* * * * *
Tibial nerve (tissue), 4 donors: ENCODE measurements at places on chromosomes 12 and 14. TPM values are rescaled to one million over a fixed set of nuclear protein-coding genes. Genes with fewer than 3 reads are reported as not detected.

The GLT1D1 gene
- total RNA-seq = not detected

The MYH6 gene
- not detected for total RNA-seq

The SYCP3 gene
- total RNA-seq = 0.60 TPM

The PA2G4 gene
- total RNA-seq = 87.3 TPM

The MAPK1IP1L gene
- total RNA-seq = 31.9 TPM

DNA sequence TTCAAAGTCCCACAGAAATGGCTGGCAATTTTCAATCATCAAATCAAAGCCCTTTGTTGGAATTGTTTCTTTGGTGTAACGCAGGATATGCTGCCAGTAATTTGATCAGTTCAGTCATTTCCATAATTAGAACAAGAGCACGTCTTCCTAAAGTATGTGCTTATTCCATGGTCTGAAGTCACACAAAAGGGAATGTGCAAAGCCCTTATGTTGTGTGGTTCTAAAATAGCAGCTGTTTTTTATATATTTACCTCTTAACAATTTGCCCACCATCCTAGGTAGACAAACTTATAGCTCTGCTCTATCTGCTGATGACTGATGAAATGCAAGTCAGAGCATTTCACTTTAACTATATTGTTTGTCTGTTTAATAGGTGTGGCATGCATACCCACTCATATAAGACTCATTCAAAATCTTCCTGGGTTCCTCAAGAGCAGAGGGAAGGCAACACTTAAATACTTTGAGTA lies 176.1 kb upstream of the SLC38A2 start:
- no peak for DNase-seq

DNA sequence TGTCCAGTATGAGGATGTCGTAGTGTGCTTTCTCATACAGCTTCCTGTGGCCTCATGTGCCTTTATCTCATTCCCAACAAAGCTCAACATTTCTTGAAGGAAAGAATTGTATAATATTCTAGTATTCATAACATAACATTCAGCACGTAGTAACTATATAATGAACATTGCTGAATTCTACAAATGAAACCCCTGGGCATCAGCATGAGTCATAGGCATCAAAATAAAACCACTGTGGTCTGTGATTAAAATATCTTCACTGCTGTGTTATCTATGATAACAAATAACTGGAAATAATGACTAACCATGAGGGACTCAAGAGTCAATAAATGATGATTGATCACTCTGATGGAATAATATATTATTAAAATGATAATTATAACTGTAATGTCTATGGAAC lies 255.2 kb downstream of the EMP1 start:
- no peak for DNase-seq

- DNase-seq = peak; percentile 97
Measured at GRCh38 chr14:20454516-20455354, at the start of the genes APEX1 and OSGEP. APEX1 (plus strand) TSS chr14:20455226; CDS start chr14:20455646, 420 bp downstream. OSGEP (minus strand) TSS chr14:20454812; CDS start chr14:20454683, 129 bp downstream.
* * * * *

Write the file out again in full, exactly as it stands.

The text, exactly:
Tibial nerve (tissue), 4 donors: ENCODE measurements at places on chromosomes 12 and 14. TPM values are rescaled to one million over a fixed set of nuclear protein-coding genes. Genes with fewer than 3 reads are reported as not detected.

The GLT1D1 gene
- total RNA-seq = not detected

The MYH6 gene
- not detected for total RNA-seq

The SYCP3 gene
- total RNA-seq = 0.60 TPM

The PA2G4 gene
- total RNA-seq = 87.3 TPM

The MAPK1IP1L gene
- total RNA-seq = 31.9 TPM

DNA sequence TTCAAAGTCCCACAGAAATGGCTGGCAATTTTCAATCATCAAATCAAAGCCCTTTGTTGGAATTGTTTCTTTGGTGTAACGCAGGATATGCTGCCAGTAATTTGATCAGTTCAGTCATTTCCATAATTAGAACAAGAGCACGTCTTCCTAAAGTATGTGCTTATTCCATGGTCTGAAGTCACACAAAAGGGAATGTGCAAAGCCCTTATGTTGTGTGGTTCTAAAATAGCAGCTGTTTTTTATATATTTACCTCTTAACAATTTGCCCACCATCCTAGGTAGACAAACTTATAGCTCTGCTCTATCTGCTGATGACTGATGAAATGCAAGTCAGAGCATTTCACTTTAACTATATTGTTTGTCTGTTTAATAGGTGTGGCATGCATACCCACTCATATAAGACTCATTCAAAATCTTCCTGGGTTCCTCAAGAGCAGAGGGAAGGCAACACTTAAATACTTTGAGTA lies 176.1 kb upstream of the SLC38A2 start:
- no peak for DNase-seq

DNA sequence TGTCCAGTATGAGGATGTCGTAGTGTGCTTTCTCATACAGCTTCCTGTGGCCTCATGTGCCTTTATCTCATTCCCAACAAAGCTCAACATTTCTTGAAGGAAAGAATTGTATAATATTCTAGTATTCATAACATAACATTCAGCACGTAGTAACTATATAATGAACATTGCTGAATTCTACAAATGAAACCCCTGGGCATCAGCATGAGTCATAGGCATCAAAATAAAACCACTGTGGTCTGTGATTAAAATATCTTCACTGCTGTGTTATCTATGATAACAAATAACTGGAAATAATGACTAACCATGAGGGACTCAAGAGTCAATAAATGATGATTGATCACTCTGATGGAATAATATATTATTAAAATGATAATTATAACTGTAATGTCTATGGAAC lies 255.2 kb downstream of the EMP1 start:
- no peak for DNase-seq

- DNase-seq = peak; percentile 97
Measured at GRCh38 chr14:20454516-20455354, at the start of the genes APEX1 and OSGEP. APEX1 (plus strand) TSS chr14:20455226; CDS start chr14:20455646, 420 bp downstream. OSGEP (minus strand) TSS chr14:20454812; CDS start chr14:20454683, 129 bp downstream.